They keep things intimate, personal and close to the vest, events revolving around Logan’s battles with his inner demons above all else. The Wolverine isn’t interested in the big or the audacious, instead choosing to turn inward whenever it can, in essence making it one of the more anachronistic Marvel superhero epics to grace the multiplex up to now.
Made with style, imagination, confidence and panache, [The Conjuring (2013)] gets under the skin right away and then stays there for the remainder of its innervating 112 minutes, building to a solidly sinister and unsettling finale that had the audience I watched it with on collectively disquieted pins and needles.
Directed with whimsically audacious precision by Jon Wright (Tormented), featuring a crackerjack, and surprisingly intelligent, script by newcomer Kevin Lehane, the movie is a stupendously entertaining hoot start to finish, and by the time it was over all I wanted to do was start the darn thing over from the beginning and watch it again.
I have a feeling I will revisit Only God Forgives at some point in the future. Maybe when I do my opinion towards it will soften. But for right now, as of this moment, I just can’t grasp what exactly it was Refn felt he was trying to do, his theological musings a twisted muddle of platitude and cliché overflowing in bluster but with little of weight or meaning to back it all up.
R.I.P.D. isn’t a movie to hate, isn’t a movie to love and, most of all, isn’t a movie to get very excited about one way or the other.
While nothing close to a great sequel, RED 2 is still pretty darn entertaining, and if the cast and crew felt the need to return for one more adventure in order to complete the trilogy that would be just fine with me.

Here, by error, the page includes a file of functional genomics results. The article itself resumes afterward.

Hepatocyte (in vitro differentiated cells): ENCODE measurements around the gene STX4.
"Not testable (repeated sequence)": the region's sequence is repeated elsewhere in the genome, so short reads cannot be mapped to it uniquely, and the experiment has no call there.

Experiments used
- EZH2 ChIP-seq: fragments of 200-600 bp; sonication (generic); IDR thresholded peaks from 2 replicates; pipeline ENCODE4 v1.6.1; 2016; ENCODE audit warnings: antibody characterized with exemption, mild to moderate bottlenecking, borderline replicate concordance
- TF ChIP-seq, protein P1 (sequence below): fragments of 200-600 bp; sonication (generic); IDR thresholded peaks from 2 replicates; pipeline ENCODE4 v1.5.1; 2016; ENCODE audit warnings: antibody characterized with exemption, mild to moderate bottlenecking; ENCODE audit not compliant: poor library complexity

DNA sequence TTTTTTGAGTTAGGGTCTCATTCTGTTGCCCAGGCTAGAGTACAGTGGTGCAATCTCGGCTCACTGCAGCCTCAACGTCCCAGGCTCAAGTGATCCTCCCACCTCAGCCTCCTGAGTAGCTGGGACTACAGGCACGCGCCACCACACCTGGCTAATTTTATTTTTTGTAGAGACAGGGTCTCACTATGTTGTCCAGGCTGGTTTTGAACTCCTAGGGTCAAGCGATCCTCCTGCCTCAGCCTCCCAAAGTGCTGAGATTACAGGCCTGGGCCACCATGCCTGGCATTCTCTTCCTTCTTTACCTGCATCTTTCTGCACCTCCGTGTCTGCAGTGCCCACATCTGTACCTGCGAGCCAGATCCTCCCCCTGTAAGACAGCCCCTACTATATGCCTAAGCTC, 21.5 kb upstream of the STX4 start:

Turbo works, surprisingly so, its contest of brotherly love and understanding a warm-hearted race where those watching the spectacle end up being the biggest winners of them all.
Less than 12 months later, producers/writers/directors Simon Barrett and Adam Wingard have managed to cajole another group of talented filmmakers to take their crack at the concept, and results are, to be perfectly frank, close to astonishing. V/H/S 2 doesn’t just improve upon the first film, doesn’t just take note of its missteps and mistakes, it quickly enters the pantheon as one of the great horror anthologies ever made.
The Way, Way Back proves a familiar story in the hands of great filmmakers confident in their abilities (as well as in the talented team they’ve assembled to assist them) can still be worthwhile. This movie is wonderful, nothing more, and certainly nothing less, the truths it revels in may not be new or revelatory but that doesn’t make them any less compelling or, for that matter, universal.